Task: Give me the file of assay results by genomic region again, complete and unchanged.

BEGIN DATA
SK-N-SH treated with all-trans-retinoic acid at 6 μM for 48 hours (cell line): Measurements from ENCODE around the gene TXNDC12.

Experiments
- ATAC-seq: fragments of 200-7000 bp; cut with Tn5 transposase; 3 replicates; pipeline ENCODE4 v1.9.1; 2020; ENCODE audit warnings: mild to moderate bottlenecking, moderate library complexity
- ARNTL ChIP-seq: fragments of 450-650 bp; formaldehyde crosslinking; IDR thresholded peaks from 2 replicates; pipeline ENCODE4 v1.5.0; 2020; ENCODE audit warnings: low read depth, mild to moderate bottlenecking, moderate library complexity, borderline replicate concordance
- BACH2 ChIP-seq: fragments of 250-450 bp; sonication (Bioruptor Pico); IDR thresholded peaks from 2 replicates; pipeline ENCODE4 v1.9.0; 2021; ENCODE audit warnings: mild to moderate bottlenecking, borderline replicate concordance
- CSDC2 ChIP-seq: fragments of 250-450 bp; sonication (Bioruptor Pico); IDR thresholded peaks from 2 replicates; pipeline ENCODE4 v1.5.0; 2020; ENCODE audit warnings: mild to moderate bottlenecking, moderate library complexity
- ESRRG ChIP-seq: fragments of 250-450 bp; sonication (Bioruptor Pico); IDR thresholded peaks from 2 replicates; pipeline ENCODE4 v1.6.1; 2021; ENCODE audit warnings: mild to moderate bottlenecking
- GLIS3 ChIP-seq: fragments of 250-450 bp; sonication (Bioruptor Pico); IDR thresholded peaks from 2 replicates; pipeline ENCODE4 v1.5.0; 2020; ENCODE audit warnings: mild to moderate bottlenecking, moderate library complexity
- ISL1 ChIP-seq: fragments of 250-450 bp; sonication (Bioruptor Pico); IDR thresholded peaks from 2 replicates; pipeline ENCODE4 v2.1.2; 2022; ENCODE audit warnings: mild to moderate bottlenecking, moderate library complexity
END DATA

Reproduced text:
SK-N-SH treated with all-trans-retinoic acid at 6 μM for 48 hours (cell line): Measurements from ENCODE around the gene TXNDC12.

Experiments
- ATAC-seq: fragments of 200-7000 bp; cut with Tn5 transposase; 3 replicates; pipeline ENCODE4 v1.9.1; 2020; ENCODE audit warnings: mild to moderate bottlenecking, moderate library complexity
- ARNTL ChIP-seq: fragments of 450-650 bp; formaldehyde crosslinking; IDR thresholded peaks from 2 replicates; pipeline ENCODE4 v1.5.0; 2020; ENCODE audit warnings: low read depth, mild to moderate bottlenecking, moderate library complexity, borderline replicate concordance
- BACH2 ChIP-seq: fragments of 250-450 bp; sonication (Bioruptor Pico); IDR thresholded peaks from 2 replicates; pipeline ENCODE4 v1.9.0; 2021; ENCODE audit warnings: mild to moderate bottlenecking, borderline replicate concordance
- CSDC2 ChIP-seq: fragments of 250-450 bp; sonication (Bioruptor Pico); IDR thresholded peaks from 2 replicates; pipeline ENCODE4 v1.5.0; 2020; ENCODE audit warnings: mild to moderate bottlenecking, moderate library complexity
- ESRRG ChIP-seq: fragments of 250-450 bp; sonication (Bioruptor Pico); IDR thresholded peaks from 2 replicates; pipeline ENCODE4 v1.6.1; 2021; ENCODE audit warnings: mild to moderate bottlenecking
- GLIS3 ChIP-seq: fragments of 250-450 bp; sonication (Bioruptor Pico); IDR thresholded peaks from 2 replicates; pipeline ENCODE4 v1.5.0; 2020; ENCODE audit warnings: mild to moderate bottlenecking, moderate library complexity
- ISL1 ChIP-seq: fragments of 250-450 bp; sonication (Bioruptor Pico); IDR thresholded peaks from 2 replicates; pipeline ENCODE4 v2.1.2; 2022; ENCODE audit warnings: mild to moderate bottlenecking, moderate library complexity